With so many people relocating, it’s important to understand the process of transferring guardianship rights to another state. A guardianship judgment obtained in the State of New Jersey establishes your right to act as guardian in New Jersey, but it will not be honored in another state. Likewise, guardianships obtained in another state will not preserve your right to act as guardian in the State of New Jersey. Transferring of guardianship is an important legal step that must be done to protect the incapacitated person in the new state.
Transferring a guardianship is a two-step process that is oftentimes more complicated than obtaining guardianship initially. New Jersey is one of the states which has adopted the Uniform Adult Guardianship and Protective Proceedings Jurisdiction Act (UAGPPJA) intended to simplify the process; however, it is too often confusing and laborious. Even transferring between two states that have adopted the act can be a complex process.
“What I observe most frequently is the frustration and uncertainty that come with trying to navigate legal requirements in a new state,” says Alex M. Hilsen, Partner and Estate Planning Attorney at SGW. “Most parents are surprised by the level of procedure that is required to facilitate the transfer. That’s why it is recommended to obtain legal representation in both states.”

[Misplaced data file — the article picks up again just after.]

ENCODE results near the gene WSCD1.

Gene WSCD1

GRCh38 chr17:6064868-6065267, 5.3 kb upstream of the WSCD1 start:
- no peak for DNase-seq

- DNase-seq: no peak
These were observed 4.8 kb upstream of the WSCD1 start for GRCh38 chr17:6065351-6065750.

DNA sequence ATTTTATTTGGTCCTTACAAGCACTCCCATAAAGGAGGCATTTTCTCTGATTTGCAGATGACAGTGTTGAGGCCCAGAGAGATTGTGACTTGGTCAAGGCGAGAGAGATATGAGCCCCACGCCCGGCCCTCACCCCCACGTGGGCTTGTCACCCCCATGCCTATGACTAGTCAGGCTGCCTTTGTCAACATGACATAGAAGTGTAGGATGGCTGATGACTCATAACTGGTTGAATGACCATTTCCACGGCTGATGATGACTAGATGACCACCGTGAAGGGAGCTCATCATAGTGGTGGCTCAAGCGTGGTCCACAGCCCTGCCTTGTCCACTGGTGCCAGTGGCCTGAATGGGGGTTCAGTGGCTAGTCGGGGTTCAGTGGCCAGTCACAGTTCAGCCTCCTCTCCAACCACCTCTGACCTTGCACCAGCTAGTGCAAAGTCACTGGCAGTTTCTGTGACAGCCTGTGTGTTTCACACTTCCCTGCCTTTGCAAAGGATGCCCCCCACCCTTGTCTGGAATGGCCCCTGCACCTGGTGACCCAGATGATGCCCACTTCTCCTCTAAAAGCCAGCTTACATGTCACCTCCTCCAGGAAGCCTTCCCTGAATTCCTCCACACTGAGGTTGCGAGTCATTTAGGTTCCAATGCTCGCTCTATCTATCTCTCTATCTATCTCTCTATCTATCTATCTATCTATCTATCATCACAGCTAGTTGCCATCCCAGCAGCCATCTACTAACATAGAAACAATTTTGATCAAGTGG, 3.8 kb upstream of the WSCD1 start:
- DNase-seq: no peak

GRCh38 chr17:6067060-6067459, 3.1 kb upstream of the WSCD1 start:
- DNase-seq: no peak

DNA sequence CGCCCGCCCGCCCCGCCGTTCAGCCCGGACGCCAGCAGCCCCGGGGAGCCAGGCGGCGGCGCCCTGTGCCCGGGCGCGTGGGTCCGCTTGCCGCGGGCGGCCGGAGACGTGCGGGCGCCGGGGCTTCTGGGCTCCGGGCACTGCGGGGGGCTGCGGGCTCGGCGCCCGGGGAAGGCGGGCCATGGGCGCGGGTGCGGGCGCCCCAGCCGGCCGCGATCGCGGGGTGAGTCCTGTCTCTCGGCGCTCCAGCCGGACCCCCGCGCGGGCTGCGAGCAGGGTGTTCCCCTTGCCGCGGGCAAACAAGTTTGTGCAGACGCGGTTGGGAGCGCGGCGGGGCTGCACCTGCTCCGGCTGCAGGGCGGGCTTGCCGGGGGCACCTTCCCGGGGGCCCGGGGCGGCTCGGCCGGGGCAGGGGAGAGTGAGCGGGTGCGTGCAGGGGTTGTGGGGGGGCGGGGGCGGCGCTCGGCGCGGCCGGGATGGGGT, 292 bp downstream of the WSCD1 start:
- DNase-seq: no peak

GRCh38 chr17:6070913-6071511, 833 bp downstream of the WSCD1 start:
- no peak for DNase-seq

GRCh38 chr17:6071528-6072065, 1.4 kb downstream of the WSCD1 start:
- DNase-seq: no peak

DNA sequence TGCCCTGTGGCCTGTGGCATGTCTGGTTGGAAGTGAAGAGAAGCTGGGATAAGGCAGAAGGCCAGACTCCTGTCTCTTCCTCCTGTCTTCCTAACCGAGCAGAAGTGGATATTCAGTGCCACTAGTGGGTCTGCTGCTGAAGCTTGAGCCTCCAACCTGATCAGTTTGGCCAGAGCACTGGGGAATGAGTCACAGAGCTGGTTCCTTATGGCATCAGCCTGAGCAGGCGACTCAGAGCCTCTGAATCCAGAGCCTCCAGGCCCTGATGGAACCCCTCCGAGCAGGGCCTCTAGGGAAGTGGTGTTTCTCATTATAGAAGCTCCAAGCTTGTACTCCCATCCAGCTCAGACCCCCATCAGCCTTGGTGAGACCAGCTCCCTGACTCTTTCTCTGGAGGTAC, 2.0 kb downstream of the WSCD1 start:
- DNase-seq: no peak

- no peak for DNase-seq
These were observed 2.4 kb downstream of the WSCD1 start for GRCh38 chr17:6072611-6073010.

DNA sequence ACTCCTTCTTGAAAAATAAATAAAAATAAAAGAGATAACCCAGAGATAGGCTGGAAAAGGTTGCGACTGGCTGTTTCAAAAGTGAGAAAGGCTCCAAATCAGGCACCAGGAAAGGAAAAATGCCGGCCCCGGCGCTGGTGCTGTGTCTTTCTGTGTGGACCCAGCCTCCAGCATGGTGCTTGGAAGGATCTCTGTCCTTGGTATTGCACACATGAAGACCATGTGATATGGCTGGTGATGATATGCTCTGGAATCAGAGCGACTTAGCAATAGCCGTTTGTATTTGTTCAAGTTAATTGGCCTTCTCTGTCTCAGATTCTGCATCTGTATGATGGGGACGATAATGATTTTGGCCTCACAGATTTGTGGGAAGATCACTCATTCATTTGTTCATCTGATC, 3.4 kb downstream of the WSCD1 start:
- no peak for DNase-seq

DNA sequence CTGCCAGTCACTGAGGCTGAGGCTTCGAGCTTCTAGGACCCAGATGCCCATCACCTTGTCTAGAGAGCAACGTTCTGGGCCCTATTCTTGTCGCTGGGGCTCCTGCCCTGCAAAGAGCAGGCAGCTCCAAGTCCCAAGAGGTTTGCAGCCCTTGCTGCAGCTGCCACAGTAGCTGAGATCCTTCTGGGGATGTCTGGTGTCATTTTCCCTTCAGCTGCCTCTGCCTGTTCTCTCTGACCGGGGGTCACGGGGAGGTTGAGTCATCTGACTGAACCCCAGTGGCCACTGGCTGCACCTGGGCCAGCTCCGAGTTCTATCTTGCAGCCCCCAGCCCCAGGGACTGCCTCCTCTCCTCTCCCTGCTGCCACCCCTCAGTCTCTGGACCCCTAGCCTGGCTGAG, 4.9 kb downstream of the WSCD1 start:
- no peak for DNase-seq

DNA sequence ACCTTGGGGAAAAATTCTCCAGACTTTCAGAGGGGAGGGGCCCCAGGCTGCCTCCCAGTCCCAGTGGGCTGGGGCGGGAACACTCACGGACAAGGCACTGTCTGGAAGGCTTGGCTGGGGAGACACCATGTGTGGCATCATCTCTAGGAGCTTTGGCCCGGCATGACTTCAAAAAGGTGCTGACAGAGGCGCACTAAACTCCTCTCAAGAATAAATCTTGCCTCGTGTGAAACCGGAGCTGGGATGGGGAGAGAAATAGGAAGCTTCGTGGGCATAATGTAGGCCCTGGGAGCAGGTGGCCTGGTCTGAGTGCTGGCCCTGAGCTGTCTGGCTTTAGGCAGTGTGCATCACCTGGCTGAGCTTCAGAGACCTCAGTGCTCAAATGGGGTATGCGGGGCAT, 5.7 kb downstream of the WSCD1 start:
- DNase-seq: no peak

Hilsen notes that it is also a good time to remind all designated guardians to get up-to-date on your Guardianship Monitoring Program requirements. As a guardian, you are required to provide annual financial and well-being status updates to the court. While the court may not actively monitor your compliance, you will need to show that you are current with these requirements if you plan to move to another state, or transfer guardianship.
Hiring an experienced attorney will help you to preserve your rights and complete the process more quickly without adding extra weight to the stress that comes with moving. At Sussan, Greenwald & Wesler, Mr. Hilsen uses his financial expertise to help guide our clients in estate issues, including Special Needs Trusts, Wills, and General Estate Planning. Contact SGW today if you plan to move and have questions about transferring your guardianship.